Breakthrough Listen Releases 1 Million Gigabytes of Data from Its Search for E.T.

NASA's Hubble Space Telescope captured this stunning view of the galaxy cluster RXC J0142.9+4438 on Aug. 13, 2018, using the observatory's Advanced Camera for Surveys and Wide Field Camera 3.
NASA's Hubble Space Telescope captured this stunning view of the galaxy cluster RXC J0142.9+4438 on Aug. 13, 2018, using the observatory's Advanced Camera for Surveys and Wide Field Camera 3. (Image credit: ESA/Hubble & NASA, RELICS)

Breakthrough Listen is searching the universe for signals from alien technology, and the project recently announced that its made the largest data release ever in the search for extraterrestrial life.

The $100 million endeavor aims to scan 1 million stars in our neighborhood, 100 nearby galaxies and the plane of the Milky Way. According to a recent statement, the project has already cast a massive net in its quest to catch an alien signal or two. That hasn't happened yet, but the project still has news to report.

In a statement released Tuesday (June 18), Breakthrough Listen said it has collected almost 1 petabyte of digital data, or 1 million gigabytes, which is accessible to the public.

Related: 13 Ways to Hunt Intelligent Aliens

"This data release is a tremendous milestone for the Breakthrough Listen team," Danny Price, Breakthrough Listen Project Scientist for the Parkes Radio Telescope, said in the statement. "We scoured thousands of hours of observations of nearby stars, across billions of frequency channels. We found no evidence of artificial signals from beyond Earth, but this doesn't mean there isn't intelligent life out there: we may just not have looked in the right place yet, or peered deep enough to detect faint signals."

Breakthrough Listen's science team at the University of California, Berkeley's SETI Research Center came up with a way to analyze the large swaths of information for what scientists call "technosignatures." That category represents the potential footprints of technologies like transmitters and propulsion devices, but these signals are difficult to tease out from human-made technological chatter. Researchers described the techniques they are using to review the data in two upcoming studies, according to the statement.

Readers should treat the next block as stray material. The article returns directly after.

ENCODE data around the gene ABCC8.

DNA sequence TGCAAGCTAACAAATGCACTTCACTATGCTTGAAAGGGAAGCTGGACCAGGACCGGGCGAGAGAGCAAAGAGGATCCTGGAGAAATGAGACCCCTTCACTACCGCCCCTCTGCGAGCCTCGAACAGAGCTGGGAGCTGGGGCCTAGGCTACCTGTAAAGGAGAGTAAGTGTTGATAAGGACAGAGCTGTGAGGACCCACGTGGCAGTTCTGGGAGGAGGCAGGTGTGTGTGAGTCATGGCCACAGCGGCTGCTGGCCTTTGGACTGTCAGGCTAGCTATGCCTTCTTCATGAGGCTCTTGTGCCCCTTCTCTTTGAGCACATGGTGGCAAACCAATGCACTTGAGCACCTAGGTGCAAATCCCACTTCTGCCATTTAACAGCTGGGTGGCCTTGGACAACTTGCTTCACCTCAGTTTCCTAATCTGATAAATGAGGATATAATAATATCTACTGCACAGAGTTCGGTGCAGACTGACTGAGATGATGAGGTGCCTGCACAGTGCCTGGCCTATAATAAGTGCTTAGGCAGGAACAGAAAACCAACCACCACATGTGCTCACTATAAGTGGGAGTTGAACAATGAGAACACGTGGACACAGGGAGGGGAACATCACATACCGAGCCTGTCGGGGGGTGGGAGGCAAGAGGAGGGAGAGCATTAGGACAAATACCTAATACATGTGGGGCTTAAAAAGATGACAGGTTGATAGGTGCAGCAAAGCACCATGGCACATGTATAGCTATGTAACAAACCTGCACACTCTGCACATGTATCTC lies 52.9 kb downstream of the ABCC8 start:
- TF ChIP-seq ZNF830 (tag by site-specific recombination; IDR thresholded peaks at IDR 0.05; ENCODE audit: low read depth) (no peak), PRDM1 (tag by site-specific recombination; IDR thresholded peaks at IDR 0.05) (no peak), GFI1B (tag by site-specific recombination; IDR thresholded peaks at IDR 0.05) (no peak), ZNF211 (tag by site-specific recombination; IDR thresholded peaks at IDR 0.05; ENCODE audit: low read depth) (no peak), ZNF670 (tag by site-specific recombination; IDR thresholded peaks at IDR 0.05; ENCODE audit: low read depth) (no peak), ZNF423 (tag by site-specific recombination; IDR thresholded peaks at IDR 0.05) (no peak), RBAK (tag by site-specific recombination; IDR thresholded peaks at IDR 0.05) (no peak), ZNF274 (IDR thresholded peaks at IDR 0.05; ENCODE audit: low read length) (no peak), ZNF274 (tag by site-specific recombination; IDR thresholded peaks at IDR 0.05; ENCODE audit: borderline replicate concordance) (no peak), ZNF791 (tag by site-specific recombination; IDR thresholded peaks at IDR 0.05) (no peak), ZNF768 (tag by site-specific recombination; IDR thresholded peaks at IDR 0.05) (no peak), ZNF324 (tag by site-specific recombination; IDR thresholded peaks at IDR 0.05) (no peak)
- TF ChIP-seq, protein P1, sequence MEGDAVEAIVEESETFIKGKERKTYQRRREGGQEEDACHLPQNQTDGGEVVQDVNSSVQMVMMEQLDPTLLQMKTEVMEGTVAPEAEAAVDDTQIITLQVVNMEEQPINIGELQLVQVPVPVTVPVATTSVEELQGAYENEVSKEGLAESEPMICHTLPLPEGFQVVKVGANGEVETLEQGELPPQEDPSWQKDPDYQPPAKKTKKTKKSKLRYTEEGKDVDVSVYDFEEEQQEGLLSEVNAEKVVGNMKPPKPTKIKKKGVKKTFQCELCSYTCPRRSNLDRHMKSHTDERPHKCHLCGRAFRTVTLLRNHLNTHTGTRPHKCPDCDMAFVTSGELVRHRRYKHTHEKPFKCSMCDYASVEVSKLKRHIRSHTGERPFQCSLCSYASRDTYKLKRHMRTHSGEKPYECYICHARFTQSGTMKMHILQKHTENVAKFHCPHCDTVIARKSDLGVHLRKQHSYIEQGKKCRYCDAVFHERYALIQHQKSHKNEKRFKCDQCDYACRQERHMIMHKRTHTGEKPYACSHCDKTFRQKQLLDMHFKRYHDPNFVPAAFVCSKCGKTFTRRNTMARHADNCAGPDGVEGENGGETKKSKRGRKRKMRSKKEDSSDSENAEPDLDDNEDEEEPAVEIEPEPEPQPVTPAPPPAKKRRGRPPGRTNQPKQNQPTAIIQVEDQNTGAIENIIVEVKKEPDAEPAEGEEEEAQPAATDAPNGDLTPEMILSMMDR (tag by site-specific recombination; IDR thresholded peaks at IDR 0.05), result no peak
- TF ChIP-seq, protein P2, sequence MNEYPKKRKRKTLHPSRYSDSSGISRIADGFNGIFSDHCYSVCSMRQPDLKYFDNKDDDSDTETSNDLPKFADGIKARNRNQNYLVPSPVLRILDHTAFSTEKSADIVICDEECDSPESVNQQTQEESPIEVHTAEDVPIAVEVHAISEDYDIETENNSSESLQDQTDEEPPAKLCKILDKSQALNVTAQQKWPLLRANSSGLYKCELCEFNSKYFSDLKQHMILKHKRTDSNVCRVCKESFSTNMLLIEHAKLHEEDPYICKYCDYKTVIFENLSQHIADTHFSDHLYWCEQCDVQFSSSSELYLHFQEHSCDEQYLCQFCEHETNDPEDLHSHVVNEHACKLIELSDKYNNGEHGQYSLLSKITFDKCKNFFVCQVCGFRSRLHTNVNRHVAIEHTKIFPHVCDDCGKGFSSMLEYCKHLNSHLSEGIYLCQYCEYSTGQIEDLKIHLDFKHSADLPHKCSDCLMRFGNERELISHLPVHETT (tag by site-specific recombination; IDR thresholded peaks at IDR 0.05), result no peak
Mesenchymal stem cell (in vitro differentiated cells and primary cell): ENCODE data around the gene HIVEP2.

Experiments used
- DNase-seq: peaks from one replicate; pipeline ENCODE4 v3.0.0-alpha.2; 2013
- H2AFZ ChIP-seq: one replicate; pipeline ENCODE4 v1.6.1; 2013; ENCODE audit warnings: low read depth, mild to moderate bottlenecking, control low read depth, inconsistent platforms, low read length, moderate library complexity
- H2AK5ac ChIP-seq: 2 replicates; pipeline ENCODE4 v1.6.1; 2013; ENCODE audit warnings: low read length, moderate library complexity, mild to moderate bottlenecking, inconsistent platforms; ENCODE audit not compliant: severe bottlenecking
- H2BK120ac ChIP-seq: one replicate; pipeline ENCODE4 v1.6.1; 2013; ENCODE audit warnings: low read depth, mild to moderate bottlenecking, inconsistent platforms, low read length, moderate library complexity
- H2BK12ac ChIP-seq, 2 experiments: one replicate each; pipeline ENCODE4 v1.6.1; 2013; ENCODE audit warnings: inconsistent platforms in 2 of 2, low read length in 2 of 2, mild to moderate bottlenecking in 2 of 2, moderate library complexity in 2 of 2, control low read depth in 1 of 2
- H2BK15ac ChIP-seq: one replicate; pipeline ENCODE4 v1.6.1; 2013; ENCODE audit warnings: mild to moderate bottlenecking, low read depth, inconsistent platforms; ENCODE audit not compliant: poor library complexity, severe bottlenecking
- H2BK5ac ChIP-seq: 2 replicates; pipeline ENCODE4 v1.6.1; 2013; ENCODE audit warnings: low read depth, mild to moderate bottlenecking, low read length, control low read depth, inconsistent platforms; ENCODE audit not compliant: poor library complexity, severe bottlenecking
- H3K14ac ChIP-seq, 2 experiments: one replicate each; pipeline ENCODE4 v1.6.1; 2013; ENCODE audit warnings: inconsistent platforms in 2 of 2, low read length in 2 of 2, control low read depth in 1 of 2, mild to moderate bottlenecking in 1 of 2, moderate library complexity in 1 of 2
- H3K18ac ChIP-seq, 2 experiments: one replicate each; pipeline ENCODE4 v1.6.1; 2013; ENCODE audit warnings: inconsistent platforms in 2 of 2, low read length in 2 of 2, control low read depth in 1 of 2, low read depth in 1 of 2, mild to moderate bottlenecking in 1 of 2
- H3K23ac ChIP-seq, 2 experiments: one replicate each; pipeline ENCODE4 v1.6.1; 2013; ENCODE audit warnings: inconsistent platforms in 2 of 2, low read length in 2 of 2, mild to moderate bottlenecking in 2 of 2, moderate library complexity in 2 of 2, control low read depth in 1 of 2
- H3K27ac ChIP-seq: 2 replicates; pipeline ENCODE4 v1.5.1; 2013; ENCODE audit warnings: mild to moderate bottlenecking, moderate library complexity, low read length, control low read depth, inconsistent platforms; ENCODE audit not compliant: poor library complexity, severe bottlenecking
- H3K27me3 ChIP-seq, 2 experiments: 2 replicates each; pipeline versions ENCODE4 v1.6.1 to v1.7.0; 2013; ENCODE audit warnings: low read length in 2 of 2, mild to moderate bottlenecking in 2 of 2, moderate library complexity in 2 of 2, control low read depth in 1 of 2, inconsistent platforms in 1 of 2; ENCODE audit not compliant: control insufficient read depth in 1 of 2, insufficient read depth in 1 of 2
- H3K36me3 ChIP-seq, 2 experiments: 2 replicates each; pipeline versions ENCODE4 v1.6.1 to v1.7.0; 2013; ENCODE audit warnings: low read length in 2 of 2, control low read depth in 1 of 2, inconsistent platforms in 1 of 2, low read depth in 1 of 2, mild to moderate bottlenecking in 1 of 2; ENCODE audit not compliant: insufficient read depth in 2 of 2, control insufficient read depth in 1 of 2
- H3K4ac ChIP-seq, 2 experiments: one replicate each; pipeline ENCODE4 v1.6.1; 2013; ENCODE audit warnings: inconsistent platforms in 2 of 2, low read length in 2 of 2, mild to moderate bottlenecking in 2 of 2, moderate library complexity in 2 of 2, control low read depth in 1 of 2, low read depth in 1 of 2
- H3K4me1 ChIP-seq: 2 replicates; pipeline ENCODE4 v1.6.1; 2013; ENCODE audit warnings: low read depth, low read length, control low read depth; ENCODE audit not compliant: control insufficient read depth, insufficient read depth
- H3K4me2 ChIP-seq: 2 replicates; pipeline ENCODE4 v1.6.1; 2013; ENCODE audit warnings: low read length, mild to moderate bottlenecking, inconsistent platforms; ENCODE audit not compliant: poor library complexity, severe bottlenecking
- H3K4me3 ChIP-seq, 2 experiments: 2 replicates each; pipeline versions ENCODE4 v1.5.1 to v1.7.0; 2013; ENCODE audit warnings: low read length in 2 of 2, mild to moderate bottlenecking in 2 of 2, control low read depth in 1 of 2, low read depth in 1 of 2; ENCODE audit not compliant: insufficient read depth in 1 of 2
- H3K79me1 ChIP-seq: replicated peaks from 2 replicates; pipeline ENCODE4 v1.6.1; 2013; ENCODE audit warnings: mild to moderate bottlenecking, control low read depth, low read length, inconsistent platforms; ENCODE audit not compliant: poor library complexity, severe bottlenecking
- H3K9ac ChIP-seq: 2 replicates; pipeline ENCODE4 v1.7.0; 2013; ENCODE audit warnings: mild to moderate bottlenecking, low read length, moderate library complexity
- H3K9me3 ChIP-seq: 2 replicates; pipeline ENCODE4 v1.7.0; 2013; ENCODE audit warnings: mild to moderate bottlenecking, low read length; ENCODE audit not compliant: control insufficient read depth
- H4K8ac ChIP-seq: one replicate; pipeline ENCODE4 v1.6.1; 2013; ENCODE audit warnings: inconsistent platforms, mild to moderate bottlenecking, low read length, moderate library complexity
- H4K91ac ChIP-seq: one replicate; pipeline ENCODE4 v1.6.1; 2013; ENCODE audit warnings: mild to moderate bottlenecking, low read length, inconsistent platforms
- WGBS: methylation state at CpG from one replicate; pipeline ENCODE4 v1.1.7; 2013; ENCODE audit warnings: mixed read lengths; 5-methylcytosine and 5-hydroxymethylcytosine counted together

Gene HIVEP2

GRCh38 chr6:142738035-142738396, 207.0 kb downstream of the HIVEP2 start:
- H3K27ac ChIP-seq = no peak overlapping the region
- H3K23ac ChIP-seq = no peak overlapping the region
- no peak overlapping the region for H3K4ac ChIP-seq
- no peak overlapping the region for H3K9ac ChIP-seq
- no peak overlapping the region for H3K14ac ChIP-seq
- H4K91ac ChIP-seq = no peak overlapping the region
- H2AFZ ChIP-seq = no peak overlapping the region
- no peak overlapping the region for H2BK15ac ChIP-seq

Related: Is Anyone Out There? New SETI Tool Keeps Track of Alien Searches 

Breakthrough Listen officials say the project's researchers are listening in to a range of radio and optical wavelengths. So far, their ears are the Green Bank Radio Telescope in West Virginia and the Parkes Radio Telescope in Australia, with more facilities set to begin collecting observations soon. 

Founded in 2015 by Israeli-Russian billionaire Yuri Milner, Breakthrough Listen has now submitted a broader analysis of 1,327 stars, which officials said is about 80% of its nearby star sample. 

"While we have been making smaller subsets of data public before in varying forms and contexts," Matt Lebofsky, lead system administrator of Berkeley's Search for Extraterrestrial Intelligence (SETI) Research Center, said in the statement, "we are excited and proud to offer this first cohesive collection along with an instruction manual, so everybody can dig in and help us search. And we're just getting started — there's much more to come!"

The unpublished papers describing the work of Breakthrough Listen are available on the SETI Berkeley website. 

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Doris Elin Urrutia
Contributing Writer

Doris is a science journalist and contributor. She received a B.A. in Sociology and Communications at Fordham University in New York City. Her first work was published in collaboration with London Mining Network, where her love of science writing was born. Her passion for astronomy started as a kid when she helped her sister build a model solar system in the Bronx. She got her first shot at astronomy writing as a editorial intern and continues to write about all things cosmic for the website. Doris has also written about microscopic plant life for Scientific American’s website and about whale calls for their print magazine. She has also written about ancient humans for Inverse, with stories ranging from how to recreate Pompeii’s cuisine to how to map the Polynesian expansion through genomics. She currently shares her home with two rabbits. Follow her on twitter at @salazar_elin.